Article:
Santa Rosa, Sonoma on November 10. Photo by Red Johnson
Back from a week in California, staying in one of America’s most beautiful gardens. Two weeks before the skyline around had been lurid with flames and the air tainted with smoke. In several towns everyone was evacuated. The Napa Valley, the Sonoma Valley and the surrounding hills were threatened by the worst forest fires in memory.
Molly Chappellet’s garden on Pritchard Hill is so integrated with the landscape of forest and vineyard that the three elements flow together – and her house so much part of the garden, so shrouded in plants and overhung by trees, that fire is a hazard no one ignores. But a fire like this month’s, driven by such a gale, has never been seen.
It broke out in the night, on October 8th, in so many different places that the local fire brigades didn’t know where to start. 10 days later fire-fighters from all over the West, even volunteers from Australia, were involved. Eventually it consumed almost a quarter of a million acres. It threw flaming embers so far and wide that the countryside is full of random blackened scars. In some it was a mere grassfire that left tall trees singed but unburnt; in others tree tops torched each other for mile upon mile.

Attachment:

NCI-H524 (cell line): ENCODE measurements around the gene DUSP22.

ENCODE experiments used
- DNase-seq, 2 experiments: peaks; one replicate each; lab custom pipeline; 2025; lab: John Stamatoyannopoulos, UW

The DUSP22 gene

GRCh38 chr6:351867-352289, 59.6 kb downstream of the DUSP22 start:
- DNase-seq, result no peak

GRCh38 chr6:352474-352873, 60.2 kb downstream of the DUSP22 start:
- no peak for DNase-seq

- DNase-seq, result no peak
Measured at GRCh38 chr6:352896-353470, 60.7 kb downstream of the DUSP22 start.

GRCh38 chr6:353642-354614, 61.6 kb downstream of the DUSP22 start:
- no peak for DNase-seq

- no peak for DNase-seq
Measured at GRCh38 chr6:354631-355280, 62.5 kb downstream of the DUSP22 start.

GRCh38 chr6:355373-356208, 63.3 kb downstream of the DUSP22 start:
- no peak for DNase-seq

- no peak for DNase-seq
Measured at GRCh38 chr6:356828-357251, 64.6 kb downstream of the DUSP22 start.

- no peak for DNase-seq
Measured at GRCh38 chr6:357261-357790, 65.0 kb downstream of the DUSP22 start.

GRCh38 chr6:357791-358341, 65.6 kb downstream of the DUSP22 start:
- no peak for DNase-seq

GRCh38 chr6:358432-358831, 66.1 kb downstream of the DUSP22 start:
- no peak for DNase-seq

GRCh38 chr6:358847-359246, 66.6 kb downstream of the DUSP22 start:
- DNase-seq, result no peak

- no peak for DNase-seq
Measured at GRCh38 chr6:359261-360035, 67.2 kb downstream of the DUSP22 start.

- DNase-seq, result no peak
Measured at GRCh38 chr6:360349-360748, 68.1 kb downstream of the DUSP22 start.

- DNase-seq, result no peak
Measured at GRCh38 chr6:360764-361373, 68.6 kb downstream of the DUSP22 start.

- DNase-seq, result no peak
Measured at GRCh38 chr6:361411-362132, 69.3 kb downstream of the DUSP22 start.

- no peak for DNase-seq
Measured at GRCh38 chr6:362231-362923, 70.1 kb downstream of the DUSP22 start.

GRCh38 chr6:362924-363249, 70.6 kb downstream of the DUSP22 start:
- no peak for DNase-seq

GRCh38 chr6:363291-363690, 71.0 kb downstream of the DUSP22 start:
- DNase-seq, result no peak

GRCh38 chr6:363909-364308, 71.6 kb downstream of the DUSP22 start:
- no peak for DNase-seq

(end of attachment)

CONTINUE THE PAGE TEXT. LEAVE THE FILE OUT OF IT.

California’s summers (and torrid summers all over the States) make the shade of trees indispensable: they are integrated into every farm, village, housing estate and city centre. We drove to Napa over the hills from Sacramento to the east, and to our consternation began to see cinders ten miles from the valley and its vines. The blackened patches were often spaced hundreds of yards apart. The wind had been so strong that sparks, or embers, flew that far, landing on tinder-dry grass. Spring rain had raised unusually tall grass; summer had baked it golden.
Coming down with the Napa Valley from Atlas Peak we saw the scale of the disaster. Miles of mountain forest were in ashes, the buildings scattered among the trees either unaffected or completely destroyed. So hot were the fires that all that was left was a chimney, a charred washing machine and often a burned-out car. Melted engine blocks were pale puddles on the road. Anyone without a car was at the mercy of the flames – yet miraculously only 42 people died, while nearly 9,000 buildings burned.
In Napa City, and Santa Rosa in Sonoma County, the sights were apocalyptic: whole neighbourhoods incinerated; just cinders under a clear blue sky.
In this valley of vineyards the fires were largely frustrated. They leapt among the trees but paused at the edge of the vines. Green vines are not dry enough to burst into flames. There was scorching at the edges, and the smoke will have tainted the ten per cent of the crop still unpicked. The vineyards in the main were effective firebreaks, but all the rest of the country is forest: oaks, red woods, pines, buckeyes, madrone and mesquite. Fire is part of its life-cycle.The forest has burned periodically throughout history. It’s the houses in it that are the problem.